Basai, Baçaim, Bajipur, Bassein or the present day Vasai is at a distance of 50 km's from Mumbai to the North. For quite some time I have been planning to visit the ruined fort, chapels etc at that place. Finally on Sunday the 31st August 2008 I could make it. Along with my friend, Murthy, I boarded a train from Dadar (West) going towards Virar. We were at Vasai Road station in less than an hour. The bus stand is nearer to the station. Although there are buses going straight to the fort, it entailed a long wait. We then decided to proceed to Vasai village for which a bus was about to leave. We boarded that bus and reached the village. We came across a restaurant just across the local bus stand. We thought of filling out our stomachs before we proceed further. After the fill, we looked around the village. It was picturesque with plenty of vegetation all around. We felt as if we are out of Mumbai - indeed we were. I also recharged my mobile phone at one of the road side shops and caught an auto to take us to the fort site. We were charged Rs.20/- and were off loaded at the Vasai pier (Boat Jetty) over looking the Vasai creek. We looked around and located the entrance to the fort from that end.
Basai (as it was known) already had a Fort under the control of Bahadur Shah, the Sultan of Gujarat. It was a significant trading centre in the west coast for times immemorial. Portuguese, with a formidable Navy, were trying to possess Diu and were continuously attacking the coastal territories, inflicting great losses. Finally they overran the defences of Basai and procured the fort along with Bombay and other adjoining areas, under a treaty signed with the Sultan of Gujarat on 23rd December 1534. In the second half of the 16th century, they reconstructed the fort on a grand scale with 10 bastions and named it Baçaim. This fort became the Portuguese Head Quarters of Indian Operations. The entire town was within the fort walls. It was known for the splendor of it's buildings, palaces and for the beauty of it's churches.
The importance of Baçaim was reduced due to Bombay getting transferred to the British under the famous wedding treaty of 1665 (Catherine Braganza of Portugal to Charles the Second of England). After the Portuguese rule of over 200 years the fort fell into the hands of Marathas. Chimaji Appa, younger brother of the Maratha ruler Baji Rao Peshwa, after a prolonged campaign defeated the Portuguese in May 1739 at a very heavy price - 12000 dead. The casualty on the Portuguese side was less than 1000. It was the magnanimity of the Marathas who allowed the portuguese to march out of the town honourably. However, all the Churches and buildings were destroyed. The Church bells were carried away as souvenirs and got installed at Bhimashankar, Naroshanker (Nasik) and at Asta Vinayaka temple, Ballaleshwar (Sudhagad - Raigad). Baji Rao II on his defeat at the hands of Yashwant Rao Holkar, took refuse in this very fort in 1801.The fort also got renamed as Bajipura or Bajipur. In December 1802 he signed the treaty of Bassein with the British, who in turn helped getting him reinstalled as Peshwa. Eventually the fort came under the British rule and got renamed as Bassein.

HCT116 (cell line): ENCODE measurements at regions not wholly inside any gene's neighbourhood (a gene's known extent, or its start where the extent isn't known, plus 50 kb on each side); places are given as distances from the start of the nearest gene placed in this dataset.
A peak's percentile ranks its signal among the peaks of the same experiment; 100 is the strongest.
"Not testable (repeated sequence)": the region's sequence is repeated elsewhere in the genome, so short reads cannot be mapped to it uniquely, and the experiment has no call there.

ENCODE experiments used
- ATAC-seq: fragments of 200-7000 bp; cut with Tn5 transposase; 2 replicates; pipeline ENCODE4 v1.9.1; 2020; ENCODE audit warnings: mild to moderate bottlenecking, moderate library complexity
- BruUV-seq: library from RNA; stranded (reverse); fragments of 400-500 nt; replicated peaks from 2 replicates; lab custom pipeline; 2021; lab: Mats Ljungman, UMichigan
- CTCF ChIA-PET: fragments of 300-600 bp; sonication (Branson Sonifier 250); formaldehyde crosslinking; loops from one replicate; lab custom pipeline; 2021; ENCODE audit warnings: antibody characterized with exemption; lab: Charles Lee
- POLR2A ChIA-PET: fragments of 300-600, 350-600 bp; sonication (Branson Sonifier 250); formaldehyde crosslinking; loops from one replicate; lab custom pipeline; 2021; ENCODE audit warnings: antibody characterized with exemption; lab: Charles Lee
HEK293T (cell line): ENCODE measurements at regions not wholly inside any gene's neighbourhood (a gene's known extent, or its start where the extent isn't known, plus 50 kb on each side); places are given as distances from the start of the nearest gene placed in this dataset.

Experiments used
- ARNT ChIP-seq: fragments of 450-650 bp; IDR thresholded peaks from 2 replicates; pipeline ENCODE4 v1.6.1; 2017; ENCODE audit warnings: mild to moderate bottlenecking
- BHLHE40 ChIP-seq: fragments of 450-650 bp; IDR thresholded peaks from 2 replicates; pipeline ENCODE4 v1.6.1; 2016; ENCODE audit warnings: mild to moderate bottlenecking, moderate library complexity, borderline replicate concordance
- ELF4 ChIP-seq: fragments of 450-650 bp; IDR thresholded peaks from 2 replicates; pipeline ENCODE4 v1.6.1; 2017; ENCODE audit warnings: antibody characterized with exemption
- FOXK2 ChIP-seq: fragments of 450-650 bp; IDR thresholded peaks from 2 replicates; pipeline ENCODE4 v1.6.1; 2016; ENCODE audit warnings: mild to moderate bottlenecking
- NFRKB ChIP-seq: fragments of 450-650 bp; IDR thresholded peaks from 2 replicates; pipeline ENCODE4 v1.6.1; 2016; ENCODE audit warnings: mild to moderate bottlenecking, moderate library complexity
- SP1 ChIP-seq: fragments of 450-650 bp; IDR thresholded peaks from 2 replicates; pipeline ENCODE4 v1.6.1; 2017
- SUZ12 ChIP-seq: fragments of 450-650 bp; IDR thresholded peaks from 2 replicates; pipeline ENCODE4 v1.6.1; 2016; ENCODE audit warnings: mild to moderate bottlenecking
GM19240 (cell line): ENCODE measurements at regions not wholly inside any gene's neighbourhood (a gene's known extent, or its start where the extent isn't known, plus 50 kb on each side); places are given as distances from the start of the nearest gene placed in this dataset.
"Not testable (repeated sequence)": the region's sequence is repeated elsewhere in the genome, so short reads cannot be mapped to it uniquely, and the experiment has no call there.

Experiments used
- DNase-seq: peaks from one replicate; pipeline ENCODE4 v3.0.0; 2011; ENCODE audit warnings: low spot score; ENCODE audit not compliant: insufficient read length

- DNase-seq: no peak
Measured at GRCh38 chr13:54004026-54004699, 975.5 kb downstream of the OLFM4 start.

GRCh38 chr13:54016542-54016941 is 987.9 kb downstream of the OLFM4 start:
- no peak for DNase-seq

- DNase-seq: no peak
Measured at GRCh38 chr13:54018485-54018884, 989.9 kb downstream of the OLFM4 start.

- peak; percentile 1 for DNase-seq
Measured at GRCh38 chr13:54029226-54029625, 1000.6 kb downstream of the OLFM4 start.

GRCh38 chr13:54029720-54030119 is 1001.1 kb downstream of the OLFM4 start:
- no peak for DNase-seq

This is all about the history of the fort in brief. When we entered the gate from the boat jetty side, there was an eerie feeling. Despite being a Sunday, there were hardly any visitors. There was wild growth all around. Prominent among them were hundreds of date palms every where. We walked through the narrow path, amidst the ruined structures. Some of the façades, are very well decorated with carved stones. But there are some, which have lost their identity. There were some Churches in ruins, which are still recognizable. The roofing of one of them seemed like a barrel. Navigating ourselves through the undergrowth, we tried to explore as much as possible. Since the area being very wide, we could not venture into looking at many of the remains from close quarters. Perhaps the month of August was not very conducive for exploring the site. The fort as it is, suffers from gross neglect. No efforts appear to have been made for any kind of restoration. Elsewhere in the country, the ASI is doing a commendable job but when we look at Vasai, one can only cry in dismay.
Photos Courtesy: Himanshu Sarpotdar For a Hindi version Click Here